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Encoders for Coupling Investigation

Encoders for Coupling Investigation

(OP)
So I need to setup a system for measuring a Wankel engines shaft velocity on either side of an elastic coupling in order to investigate issues with them tearing. I want to setup an encoder on both sides of the coupling to measure shaft accelerations on either side in order to characterize the force applied to the coupling. I've looked at a few options but the location is challenging. Essentially I'm trying to find an encoder with at least a 720 pulse per rev resolution (Though greater than 1800 would be preferred), a relatively large setup tolerance, and preferably a differential output. I've looked at solutions from RLS (Renishaw in the states) with their magnetic incremental encoders which would work but they have extremely tight air gap tolerances (0.1 to 1 mm). I'm also leaning more toward optical encoders as the location I need to mount them is very close to the ignition coils and so are a very electrically noisy environment.

Anybody have any leads they can pass my way on Encoders that might work for me?

Thanks,
Richard Wade

RE: Encoders for Coupling Investigation

I can't believe you need that many teeth for a durability issue, but OK. For driveline work I used ABS tonewheels and the associated sensors, but I don't know what technology they are. Mostly on engines I've used optical probes.

You are aware you'll need to FM demodulate the signals? The easy way is to use a TV analyser instrument but it is an easy bit of code to write.


Cheers

Greg Locock


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RE: Encoders for Coupling Investigation

It's been a while, but we always used variable reluctance probes (cheap, robust, simple, passive) targeted at existing gears in the driveline. It just requires finding suitable flanges and housings to drill and tap. It's not too difficult to write the FM demodulation code to process their signals to resolve gear motion at higher than tooth-passing frequency (not limited to zero-crossing detection algorithms).

Steve

RE: Encoders for Coupling Investigation

I built my own encoders, once upon a time, using IR optical gates (torn out of simpler encoders) and laser-printed sheets of acetate. And thought I was so smart when I wrote my own code to process the signals. Then I joined this forum and learnt from Steve and Greg that it's ho-hum standard. Do realize that the gate (transistor) switching speed limits either your rpm or pulses/rev; faster is better but can cost.

RE: Encoders for Coupling Investigation

In our labs and test cells/ dynos we usually use similar to what Steve mentioned.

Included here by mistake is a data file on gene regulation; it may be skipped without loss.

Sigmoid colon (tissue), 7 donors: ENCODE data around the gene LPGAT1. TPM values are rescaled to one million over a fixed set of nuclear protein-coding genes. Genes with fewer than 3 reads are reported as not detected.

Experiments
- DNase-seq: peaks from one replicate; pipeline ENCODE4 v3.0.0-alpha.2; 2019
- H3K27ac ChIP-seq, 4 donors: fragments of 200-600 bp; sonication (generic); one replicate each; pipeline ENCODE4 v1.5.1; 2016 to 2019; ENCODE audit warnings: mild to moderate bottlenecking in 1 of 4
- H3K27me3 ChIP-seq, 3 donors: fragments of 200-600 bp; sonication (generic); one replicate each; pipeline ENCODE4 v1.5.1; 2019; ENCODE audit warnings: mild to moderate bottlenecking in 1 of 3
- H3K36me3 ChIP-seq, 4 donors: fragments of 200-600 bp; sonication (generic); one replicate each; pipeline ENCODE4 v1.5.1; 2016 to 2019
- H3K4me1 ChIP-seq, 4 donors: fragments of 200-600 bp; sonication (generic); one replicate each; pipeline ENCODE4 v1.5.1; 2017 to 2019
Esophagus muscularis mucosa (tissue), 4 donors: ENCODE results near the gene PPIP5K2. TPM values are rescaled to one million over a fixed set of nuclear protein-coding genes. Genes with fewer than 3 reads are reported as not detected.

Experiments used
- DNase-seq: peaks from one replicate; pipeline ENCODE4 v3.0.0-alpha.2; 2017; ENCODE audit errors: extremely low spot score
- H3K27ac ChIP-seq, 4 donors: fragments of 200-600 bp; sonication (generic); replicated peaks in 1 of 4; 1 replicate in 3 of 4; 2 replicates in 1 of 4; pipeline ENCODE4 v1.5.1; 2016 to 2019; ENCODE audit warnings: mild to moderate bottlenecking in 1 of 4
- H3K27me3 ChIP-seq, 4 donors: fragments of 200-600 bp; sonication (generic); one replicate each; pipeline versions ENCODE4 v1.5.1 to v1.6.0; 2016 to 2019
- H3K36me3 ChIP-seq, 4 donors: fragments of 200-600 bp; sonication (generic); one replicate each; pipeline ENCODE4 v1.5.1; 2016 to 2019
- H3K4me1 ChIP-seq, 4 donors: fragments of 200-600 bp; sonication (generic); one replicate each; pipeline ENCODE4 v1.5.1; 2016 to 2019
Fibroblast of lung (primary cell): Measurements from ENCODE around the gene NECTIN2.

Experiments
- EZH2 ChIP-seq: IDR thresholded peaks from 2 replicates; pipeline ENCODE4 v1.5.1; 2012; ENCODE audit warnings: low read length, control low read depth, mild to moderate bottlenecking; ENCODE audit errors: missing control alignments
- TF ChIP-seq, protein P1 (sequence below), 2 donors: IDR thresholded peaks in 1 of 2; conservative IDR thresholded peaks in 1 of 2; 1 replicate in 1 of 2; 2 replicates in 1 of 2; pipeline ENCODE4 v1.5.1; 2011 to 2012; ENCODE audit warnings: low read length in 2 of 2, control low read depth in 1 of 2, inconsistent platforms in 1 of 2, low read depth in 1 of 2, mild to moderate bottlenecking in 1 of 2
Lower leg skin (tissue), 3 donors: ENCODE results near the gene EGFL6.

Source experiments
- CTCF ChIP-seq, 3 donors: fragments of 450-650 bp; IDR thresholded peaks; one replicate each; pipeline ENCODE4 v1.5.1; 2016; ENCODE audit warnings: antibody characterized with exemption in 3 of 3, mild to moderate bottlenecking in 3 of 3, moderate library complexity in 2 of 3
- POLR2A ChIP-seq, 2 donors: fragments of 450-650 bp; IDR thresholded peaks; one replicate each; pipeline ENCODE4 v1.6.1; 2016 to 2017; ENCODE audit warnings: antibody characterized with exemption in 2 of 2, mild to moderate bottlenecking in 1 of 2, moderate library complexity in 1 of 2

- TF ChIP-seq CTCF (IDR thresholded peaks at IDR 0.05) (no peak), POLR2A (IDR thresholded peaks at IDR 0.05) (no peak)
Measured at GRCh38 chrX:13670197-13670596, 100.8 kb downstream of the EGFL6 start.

Hall effect sensors measuring the passing of each tooth of an existing gear. The is then processed into a digital input and processed in real time to determine the time between each rising edge of the digital signal. This can then be used to measure speed, accel, or angular displacement. We do use 1020 encoders as well, but most of the time 40-100 teeth are enough since the encoders use up much more space.
The hall effect sensors are positioned with custom mounts that are modular and usual can be setup very quickly no drilling or tapping or even touching the existing machinery.

RE: Encoders for Coupling Investigation

Steve, I never tried processing speed resolution at higher that tooth passing frequency.
I might look into this.

Also, we did at one time have a small issue with drift. We were measuring timing error between 2 shafts using the same real-time clock and using tooth passing freq, but the noise in the signal caused some drift in the angular displacement after integration.

RE: Encoders for Coupling Investigation

@FeX32:

An old colleague of mine was obsessed with demodulation. The basis is that the probe and the tooth width (& gap) are similar in size, so the signal produced is a pretty clean carrier wave. At each sample, a gear position can be estimated, rather than at each tooth. He used the hilbert() function in Matlab to obtain the analytic signal. The unwraped phase of this is proportional to the gear's angular position: +2pi per tooth. Gets a bit fussy with missing or broken teeth, but gear teeth are usually very precise, regular and clean.

(It also can get a bit complicated if the gear has appreciable movement radially on its bearing, but those extra DOFs can be resolved with additional probes around the circumference.)

Steve

RE: Encoders for Coupling Investigation

Interesting. I might try this if I get some spare time. In some applications it is useful to have more accuracy.
Particularly, when computing timing errors between 2 shafts or gears, I have found in the past that 2 gears with differing numbers of teeth can give drifts when because of inherent accuracy differences.
Say one gear has 20 and the other has 40 teeth. The one that updates its speed and displacement twice as much has more accuracy. But if you are then using this to say measure backlash between the gears you have to measure timing error (2*N1/N2). Due to the differences in accuracy, a drift in this timing error signal over time can be observed.
I always wanted to find a better way to get rid of this easily.

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